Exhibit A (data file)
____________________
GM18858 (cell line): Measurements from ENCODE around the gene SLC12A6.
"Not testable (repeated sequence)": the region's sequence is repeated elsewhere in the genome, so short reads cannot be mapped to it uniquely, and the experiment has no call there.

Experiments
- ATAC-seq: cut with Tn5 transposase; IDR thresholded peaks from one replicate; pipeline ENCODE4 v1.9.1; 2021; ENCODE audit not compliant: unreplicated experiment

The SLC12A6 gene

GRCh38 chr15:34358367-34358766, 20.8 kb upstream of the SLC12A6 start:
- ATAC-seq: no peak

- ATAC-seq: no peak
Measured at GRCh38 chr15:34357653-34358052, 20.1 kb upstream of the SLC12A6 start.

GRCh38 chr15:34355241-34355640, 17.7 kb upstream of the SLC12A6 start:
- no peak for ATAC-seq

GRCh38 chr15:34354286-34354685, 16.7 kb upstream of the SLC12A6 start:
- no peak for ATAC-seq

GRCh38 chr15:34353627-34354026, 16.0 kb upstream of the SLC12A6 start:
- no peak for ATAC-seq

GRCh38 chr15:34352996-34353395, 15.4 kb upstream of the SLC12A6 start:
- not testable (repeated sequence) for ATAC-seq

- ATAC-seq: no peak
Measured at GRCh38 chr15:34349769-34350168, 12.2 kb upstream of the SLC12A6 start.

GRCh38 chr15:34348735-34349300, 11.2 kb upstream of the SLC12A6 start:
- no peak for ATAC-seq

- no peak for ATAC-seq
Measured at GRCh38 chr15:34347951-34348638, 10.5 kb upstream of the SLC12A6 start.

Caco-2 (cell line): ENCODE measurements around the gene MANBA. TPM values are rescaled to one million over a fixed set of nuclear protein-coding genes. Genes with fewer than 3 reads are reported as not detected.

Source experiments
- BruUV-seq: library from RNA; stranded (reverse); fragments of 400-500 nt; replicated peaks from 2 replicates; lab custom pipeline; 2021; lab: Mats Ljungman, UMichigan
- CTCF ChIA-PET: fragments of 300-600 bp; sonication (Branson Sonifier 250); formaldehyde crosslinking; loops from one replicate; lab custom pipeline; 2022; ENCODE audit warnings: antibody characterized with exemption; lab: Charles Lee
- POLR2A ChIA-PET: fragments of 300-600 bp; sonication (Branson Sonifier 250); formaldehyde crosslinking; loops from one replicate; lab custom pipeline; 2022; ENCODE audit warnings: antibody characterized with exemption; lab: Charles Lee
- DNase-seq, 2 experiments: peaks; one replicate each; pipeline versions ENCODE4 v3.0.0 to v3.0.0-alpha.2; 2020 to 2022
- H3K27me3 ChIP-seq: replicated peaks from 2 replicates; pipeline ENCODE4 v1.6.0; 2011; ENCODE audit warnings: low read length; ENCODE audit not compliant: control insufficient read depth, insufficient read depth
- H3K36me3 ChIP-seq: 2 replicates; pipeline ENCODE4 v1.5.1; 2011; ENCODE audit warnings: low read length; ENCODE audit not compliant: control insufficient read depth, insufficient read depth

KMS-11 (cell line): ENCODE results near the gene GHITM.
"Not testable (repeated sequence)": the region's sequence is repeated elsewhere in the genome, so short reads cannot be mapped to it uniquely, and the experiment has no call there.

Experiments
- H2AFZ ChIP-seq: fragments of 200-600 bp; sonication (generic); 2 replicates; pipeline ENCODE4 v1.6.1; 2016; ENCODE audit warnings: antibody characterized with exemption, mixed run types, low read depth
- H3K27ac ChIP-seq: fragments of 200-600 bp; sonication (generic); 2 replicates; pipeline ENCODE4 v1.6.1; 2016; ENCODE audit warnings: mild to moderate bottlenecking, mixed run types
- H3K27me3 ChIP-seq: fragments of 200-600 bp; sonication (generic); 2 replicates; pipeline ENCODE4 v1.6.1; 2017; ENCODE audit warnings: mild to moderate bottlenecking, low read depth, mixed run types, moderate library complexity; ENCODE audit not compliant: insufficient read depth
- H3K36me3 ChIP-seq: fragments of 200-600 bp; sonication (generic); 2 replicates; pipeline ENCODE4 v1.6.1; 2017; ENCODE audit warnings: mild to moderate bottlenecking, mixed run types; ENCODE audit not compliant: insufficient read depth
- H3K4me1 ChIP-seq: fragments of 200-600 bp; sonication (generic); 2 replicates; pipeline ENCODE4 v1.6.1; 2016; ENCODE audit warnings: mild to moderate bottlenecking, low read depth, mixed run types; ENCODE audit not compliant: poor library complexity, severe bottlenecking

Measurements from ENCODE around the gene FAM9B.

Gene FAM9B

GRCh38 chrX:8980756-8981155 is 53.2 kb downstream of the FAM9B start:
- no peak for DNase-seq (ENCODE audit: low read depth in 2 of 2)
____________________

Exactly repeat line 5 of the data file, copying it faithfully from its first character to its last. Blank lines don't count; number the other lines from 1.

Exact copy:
The SLC12A6 gene